Monetizing influence will destroy the fabric of social media
What is influence? It’s a massive question in the world of social media. Thousands of man hours are being pumped into companies who are trying to solve the problem in the hope that one day, you’ll be able to search a category and an application will spit out exactly the 5 top influencers you need to be communicating with to push your product.
I’m in the lucky position whereby I could be classed as an ‘influencer’ in a field (not social, sadly!), so I can quickly decipher which tools work and which don’t. I’ve tried blog ranking systems, I’ve had a go on Klout and I’ve used bespoke services. The commonality between all of them?
They’re all useless.
It’s not their fault though. It’s the fault of online influence and all its amazing intricacies / variables. The simple fact is that you’ll never be able to have a perfect system that analyses influence; you’ll always need human intervention. Why? Because anything that has an algorithm involved can be gamed and is open to error (the banking industry felt the full force of over dependence on algorithms first hand).
I don’t want to share the dark arts of social media with you; needless to say, with a bit of elbow grease and some solid hours, you can quickly create the impression you’re an influencer on various platforms. Why would you want to do that? Well, now businesses know that the power of recommendation is a powerful marketing tool, they want to montize that.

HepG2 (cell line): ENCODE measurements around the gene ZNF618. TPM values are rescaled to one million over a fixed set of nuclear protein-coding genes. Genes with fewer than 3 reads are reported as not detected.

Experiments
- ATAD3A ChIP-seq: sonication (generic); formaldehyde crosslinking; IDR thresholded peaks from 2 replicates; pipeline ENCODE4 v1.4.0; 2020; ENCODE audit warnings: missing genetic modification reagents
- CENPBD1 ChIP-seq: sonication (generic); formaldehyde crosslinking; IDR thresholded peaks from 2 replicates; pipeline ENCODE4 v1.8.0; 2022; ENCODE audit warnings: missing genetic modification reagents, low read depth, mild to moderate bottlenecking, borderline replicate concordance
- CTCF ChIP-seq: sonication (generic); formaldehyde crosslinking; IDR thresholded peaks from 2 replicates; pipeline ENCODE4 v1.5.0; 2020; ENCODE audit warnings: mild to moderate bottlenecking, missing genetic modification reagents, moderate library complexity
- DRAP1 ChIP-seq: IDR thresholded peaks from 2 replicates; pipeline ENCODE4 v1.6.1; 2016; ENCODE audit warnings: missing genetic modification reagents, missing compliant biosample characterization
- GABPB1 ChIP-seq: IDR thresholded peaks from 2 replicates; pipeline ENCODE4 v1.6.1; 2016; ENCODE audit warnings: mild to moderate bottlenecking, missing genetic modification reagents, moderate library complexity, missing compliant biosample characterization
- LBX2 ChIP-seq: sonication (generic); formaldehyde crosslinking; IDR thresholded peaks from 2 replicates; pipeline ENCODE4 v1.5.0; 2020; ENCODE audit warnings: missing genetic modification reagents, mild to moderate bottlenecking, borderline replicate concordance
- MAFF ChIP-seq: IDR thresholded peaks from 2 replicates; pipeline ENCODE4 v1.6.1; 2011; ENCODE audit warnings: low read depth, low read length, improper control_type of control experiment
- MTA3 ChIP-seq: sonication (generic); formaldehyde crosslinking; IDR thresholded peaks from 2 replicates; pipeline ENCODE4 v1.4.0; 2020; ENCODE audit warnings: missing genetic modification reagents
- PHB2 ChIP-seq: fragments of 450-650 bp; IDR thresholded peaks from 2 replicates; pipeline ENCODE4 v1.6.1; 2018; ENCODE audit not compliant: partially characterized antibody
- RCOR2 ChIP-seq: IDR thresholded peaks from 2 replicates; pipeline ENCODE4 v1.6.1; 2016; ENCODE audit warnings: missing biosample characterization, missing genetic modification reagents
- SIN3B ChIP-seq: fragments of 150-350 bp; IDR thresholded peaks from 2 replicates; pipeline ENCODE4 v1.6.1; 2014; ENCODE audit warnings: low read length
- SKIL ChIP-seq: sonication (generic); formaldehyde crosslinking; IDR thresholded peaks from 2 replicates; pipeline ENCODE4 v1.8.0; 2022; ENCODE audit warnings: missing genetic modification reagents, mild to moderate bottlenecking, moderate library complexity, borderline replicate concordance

For me, this goes against the basic fundamentals of social media. It’s the one area of marketing where a business had to become better if they wanted to engage with people. It’s been a land mark business leveller that once again put the customer in control of the relationship, now I fear we’re endangering that power by allowing ourselves to become part of the machine. Klout and their long term vision of rewarding influencers for talking about their products with gifts, vouchers and treats is a horrible concept.
We’ve seen first-hand that people don’t like being sold to by celebrities when they’re flogging chocolate bars via their Twitter accounts. I felt kind of betrayed when Jack Wilshere insisted on plugging a computer game via his Twitter account before Christmas. How would I feel if my friends were plugging high street coffee? Disgusted.
Dave from Chafford Hundred might have a lot of friends in my social network, but please, don’t think he has a clue when it comes to coffee, and don’t think because he’s recommended it in a status update I’m going to rush out to Starbucks, regardless of what his Klout score says. Creating a game out of influence wedges a block of mistrust into an arena that has predominantly, resisted marketing messages unless they were relevant and well thought out.
My hope is that influence is left in the hands of those who truly are influencers in their field. I hope that we don’t pay people to sell to their friends and I hope that we just accept that sometimes, the human eye is a more powerful tool than a fancy algorithm when it comes to identifying what is important to people.